All of this comes from a small provision in the Mickey Mouse Protection Law/ Sonny Bono Act.  I am pretty sure if they knew that the interweb would become what it is today they would have not included this provision.

Sep 21, 2018 - 11:20:04 AM

46 posts since 1/21/2016

There's certainly people out there who try to sell PDFs of products that are out of copyright, or were never even in copywrite. Presumably, these people would not to see such material easily available for free on the web.

I even see publications for sale on Amazon that are not even hard to find for free on the web.

Sep 21, 2018 - 12:21:24 PM

4055 posts since 9/21/2007

quote:
Originally posted by Ag_econ_man

There's certainly people out there who try to sell PDFs of products that are out of copyright, or were never even in copywrite. Presumably, these people would not to see such material easily available for free on the web.

I even see publications for sale on Amazon that are not even hard to find for free on the web.


Yes, when I first saw people trying to sell my scans I had an initial reaction of anger or annoyance.  But then I thought about it reasonably.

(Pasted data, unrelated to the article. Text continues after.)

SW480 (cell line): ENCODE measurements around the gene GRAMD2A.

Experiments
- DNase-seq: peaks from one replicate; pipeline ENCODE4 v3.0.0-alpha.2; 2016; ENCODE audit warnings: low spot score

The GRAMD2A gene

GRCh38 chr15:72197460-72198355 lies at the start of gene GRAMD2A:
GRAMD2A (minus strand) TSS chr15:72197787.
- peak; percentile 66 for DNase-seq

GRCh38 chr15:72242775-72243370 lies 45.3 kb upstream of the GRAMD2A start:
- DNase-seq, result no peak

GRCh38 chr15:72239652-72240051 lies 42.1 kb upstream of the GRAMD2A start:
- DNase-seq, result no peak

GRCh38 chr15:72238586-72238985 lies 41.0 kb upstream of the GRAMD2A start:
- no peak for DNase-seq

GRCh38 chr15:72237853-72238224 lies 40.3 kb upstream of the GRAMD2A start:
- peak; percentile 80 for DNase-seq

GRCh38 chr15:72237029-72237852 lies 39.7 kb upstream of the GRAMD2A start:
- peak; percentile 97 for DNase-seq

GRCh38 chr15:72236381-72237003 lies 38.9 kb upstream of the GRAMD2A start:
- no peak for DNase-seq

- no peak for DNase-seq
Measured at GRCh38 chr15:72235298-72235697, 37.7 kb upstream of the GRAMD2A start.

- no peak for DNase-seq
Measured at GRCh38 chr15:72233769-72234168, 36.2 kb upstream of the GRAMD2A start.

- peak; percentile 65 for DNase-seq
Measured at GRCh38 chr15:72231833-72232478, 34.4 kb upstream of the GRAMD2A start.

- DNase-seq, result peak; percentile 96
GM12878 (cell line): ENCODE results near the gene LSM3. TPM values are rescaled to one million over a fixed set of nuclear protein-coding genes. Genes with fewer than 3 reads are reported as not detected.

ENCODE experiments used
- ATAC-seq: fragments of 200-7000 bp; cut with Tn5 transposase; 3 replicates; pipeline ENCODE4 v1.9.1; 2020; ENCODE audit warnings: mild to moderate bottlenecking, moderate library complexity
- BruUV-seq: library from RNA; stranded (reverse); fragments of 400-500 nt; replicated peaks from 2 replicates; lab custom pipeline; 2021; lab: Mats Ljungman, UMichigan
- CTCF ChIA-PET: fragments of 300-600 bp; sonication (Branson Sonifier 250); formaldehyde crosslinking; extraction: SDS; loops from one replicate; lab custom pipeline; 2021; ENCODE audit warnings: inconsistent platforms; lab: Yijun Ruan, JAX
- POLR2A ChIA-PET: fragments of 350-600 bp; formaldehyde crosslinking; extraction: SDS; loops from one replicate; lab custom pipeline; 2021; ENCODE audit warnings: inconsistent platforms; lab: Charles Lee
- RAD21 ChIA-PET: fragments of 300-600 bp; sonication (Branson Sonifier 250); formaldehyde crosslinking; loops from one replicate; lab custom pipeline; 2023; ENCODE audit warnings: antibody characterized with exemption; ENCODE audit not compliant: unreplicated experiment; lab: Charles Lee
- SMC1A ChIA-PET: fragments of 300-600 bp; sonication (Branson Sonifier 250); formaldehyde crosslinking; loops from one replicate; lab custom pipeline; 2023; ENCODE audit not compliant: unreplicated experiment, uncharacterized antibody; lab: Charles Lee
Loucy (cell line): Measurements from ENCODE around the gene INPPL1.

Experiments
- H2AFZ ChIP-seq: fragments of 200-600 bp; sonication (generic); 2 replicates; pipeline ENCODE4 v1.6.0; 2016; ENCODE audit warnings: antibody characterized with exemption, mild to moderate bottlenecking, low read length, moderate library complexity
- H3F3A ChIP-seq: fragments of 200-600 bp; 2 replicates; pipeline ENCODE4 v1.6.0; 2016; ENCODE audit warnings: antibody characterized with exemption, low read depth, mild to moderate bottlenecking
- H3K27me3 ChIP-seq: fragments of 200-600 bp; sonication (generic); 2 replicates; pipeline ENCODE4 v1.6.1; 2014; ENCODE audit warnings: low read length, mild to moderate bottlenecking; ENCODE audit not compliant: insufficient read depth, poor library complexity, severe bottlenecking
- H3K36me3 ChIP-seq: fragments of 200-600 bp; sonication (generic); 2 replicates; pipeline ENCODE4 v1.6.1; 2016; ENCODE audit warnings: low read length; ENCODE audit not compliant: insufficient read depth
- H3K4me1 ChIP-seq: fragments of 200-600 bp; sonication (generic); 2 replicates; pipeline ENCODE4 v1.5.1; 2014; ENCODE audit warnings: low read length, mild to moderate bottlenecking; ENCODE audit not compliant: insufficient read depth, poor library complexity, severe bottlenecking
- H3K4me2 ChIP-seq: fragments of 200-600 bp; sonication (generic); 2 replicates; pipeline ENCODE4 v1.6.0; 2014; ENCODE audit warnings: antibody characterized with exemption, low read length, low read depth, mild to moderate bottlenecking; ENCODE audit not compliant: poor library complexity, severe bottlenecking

Public Domain means that the public owns the work.  So, just as I can scan and post online for anyone to have for free, someone can try and sell it too.

Since "slavish copies" do not qualify for new copyright, my scans are still public domain-- free for anyone to use however they want.  Even new copies of works in public domain can be scanned and copied as long as the new copies are only facsimiles of the original.  Examples of this include those Sears catalog reprints, Dover books, even the reprints of early banjo tutors from Tuckahoe music.  Only the new content added (such as new introductions or covers) are under copyright. 

In order to copyright public domain work one must make "substantial editorial changes."  A example of this would be if one were to illustrate the Night Before Christmas with all new art.  In that case only the new art would be in copyright.

If one were to take a scan and have it printed to sell, good for them.  I might even buy a copy if it is a clean edition and it would save me the trouble of printing and comb binding it.

Just the same, if one wants to sell the freely available PDFs on ebay or etsy more power to them.  The only people who would fall for the scam are those who don't know how to type a book title into google.  In a way those kind of deserve to fall for it.  I mean, who does not search google first for stuff?